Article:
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CommunityCommunitySolana Beach

City eliminates one commission; members sought for 3 others

SOLANA BEACH — In the name of “organizational effectiveness” the city is eliminating the Public Safety Commission, which was created in December 1998 to advise council members and the city manager “on matters pertaining to the creation, operation, maintenance, use, management and control of crime and traffic safety programs.”

Following a review of the group’s activities, council directed staff at the Aug. 25 meeting to begin the process of retiring the commission at this time.

“We did ask for this review a while ago because of resource issues,” Mayor Lesa Heebner said. “One of the things that stood out the most in this report is the number of high-level staff department heads who are taken away from the rest of their work to come in to inform the commission.”

Heebner said the group’s members are being informed but the public is not. She said other resources exist for residents to provide input or garner information about public safety.

“The Transportation Technical Advisory Committee looks at the same issues,” City Manager Greg Wade said, adding that the sheriff’s captain would like to begin regular, informal Coffee with the Captain meetings to update residents and hear what they have to say.

“There are some other efforts that staff is engaging in that in some ways could be considered duplicative of the Public Safety Commission,” Wade said.

The commission was created with 11 members, but was reduced to seven in 2008. There were four vacancies in January when council members made their annual appointments to all commissions.

Four residents applied to serve on Public Safety but council appointed only two — incumbents Bernhard Geierstanger and David Bittar — until staff returned with a summary of actions, if any, the group had taken during the past four or five years.

Kristi Day, a five-year member, said because many reports indicate the commission took no action “that seems like … we don’t do anything.”

But Day noted the commission was created to advise the council and that’s what members have been doing.

“You guys have done such a wonderful job of creating a wonderfully safe community over the years in Solana Beach,” she said. “It may seem small” but the commission was responsible for the addition of a handicap crossing at Lomas Santa Fe Drive and Nardo Avenue.

The group also notified the city engineer when “countless” streetlights were out, highlighted bike lane issues, brought in safety experts to talk to the community and ensured that private schools were receiving the same safety information as public schools.

“That was an issue,” she said.

A sheriff’s lieutenant, the lifeguard captain, the Fire Department battalion chief and support staff attend Public Safety Commission meetings, which are typically held at 6:30 p.m. on the second Tuesday of each month.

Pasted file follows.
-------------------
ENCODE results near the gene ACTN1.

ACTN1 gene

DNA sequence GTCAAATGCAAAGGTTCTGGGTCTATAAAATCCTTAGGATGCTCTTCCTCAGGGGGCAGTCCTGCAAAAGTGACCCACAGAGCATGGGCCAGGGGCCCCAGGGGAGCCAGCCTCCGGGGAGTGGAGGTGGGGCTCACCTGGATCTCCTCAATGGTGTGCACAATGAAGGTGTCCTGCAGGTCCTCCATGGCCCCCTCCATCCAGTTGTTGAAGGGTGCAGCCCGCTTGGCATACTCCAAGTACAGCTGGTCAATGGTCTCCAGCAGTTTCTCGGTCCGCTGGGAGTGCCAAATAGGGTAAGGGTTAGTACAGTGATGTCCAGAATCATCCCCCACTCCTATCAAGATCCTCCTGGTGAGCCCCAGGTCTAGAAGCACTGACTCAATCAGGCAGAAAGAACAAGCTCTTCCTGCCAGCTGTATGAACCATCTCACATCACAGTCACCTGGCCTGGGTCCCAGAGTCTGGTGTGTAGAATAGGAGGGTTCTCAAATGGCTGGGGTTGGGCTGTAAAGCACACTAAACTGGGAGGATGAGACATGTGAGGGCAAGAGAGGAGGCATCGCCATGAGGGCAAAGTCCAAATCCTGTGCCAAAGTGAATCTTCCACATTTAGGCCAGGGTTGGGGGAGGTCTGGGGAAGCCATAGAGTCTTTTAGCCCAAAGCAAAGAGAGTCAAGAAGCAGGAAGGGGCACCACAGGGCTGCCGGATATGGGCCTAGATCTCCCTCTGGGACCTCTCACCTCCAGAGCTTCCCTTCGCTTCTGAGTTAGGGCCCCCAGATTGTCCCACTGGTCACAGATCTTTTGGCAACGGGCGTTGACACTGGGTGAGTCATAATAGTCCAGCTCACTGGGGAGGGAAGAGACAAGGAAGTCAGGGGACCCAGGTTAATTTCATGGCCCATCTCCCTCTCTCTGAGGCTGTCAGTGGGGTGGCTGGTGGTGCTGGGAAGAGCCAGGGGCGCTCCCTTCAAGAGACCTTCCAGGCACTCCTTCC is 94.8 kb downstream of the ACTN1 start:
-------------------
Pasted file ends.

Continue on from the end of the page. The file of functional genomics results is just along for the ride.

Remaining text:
“To me I think the issue is where there is a use of resources on the part of the city that can be saved, that’s something that we have a duty to look at,” Councilman Peter Zahn said. “And in this case I think that the city manager has laid out some alternative channels and forums … for public input that don’t involve city staff … and law enforcement … on this regular basis.

“So my sense is that it does deserve a hard look,” he added. “It is a tough decision because of your obvious commitment. … I really favor removing the commission but opening up alternative channels.”

“I’m conflicted right now,” Councilman Dave Zito said, noting that input may be going to staff but it is “certainly not getting back to council. It doesn’t mean that nothing is happening.”

Zito said after nearly three years on council “I couldn’t really say I knew what was going on in the commission. It could be partly my fault.”

Councilwoman Ginger Marshall, like her colleagues, said she appreciates the commitment of the members but suggested the resources may be “better spent elsewhere and we can maybe reorganize.”

“The issue of our city resources is very, very, very important and we have to keep that in mind,” Heebner said. “We don’t have an easy role when we have to make these tough decisions.”

Meanwhile, council members extended to Sept. 4 the deadline to apply to serve on the Parks and Recreation Commission because insufficient applications were received.

“How propitious,” Heebner said. “We have some commissioners in search of a job.”

One position that expires in January 2017 is available on Parks and Rec. Duties include supporting and staffing city-sponsored events and advising council on issues related to communication programs, activities, parks and beaches.

Members meet at 4 p.m. on the second Thursday of the month.

The Public Arts and View Assessment commissions also have one vacancy each.

Public Arts, which meets monthly at 5:30 p.m. on the fourth Tuesday, carries out art-related events and assists in the selection, installation and maintenance of public art, including exhibits in gallery at City Hall.

View Assessment meets at 5:30 p.m. on the fourth Tuesday to review feasible solutions for development on view assessment applications and provide definitive decisions on projects based on the council’s adopted guidelines and tool kit.

Both positions expire in January 2016. Applications are due Sept. 4. Council is scheduled to make appointments Sept. 9.

To apply, visit the city website at or call the city clerk at (858) 720-2400.